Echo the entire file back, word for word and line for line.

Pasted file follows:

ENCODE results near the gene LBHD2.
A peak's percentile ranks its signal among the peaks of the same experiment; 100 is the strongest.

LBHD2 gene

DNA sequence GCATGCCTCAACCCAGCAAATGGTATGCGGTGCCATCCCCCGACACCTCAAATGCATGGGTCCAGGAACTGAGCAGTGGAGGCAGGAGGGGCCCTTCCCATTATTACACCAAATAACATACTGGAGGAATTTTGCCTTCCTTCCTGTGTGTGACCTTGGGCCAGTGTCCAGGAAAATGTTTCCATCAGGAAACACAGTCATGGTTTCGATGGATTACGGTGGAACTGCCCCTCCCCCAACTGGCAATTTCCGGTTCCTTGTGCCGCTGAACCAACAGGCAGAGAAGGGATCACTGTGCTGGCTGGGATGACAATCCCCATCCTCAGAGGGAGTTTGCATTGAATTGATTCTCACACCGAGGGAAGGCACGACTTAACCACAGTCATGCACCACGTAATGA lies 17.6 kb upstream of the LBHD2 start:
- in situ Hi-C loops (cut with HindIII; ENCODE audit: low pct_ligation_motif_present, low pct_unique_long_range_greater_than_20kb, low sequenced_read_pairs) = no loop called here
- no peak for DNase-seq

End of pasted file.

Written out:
ENCODE results near the gene LBHD2.
A peak's percentile ranks its signal among the peaks of the same experiment; 100 is the strongest.

LBHD2 gene

DNA sequence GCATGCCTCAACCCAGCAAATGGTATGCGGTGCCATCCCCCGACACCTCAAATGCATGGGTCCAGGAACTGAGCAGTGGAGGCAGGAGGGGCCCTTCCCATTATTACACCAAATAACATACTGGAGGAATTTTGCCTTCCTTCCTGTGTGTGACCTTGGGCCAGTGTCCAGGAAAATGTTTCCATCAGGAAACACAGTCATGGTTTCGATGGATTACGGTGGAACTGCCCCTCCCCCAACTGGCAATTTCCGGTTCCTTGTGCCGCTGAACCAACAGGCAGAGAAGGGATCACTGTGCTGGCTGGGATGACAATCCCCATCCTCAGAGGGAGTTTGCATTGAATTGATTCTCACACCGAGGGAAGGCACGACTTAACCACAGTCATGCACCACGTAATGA lies 17.6 kb upstream of the LBHD2 start:
- in situ Hi-C loops (cut with HindIII; ENCODE audit: low pct_ligation_motif_present, low pct_unique_long_range_greater_than_20kb, low sequenced_read_pairs) = no loop called here
- no peak for DNase-seq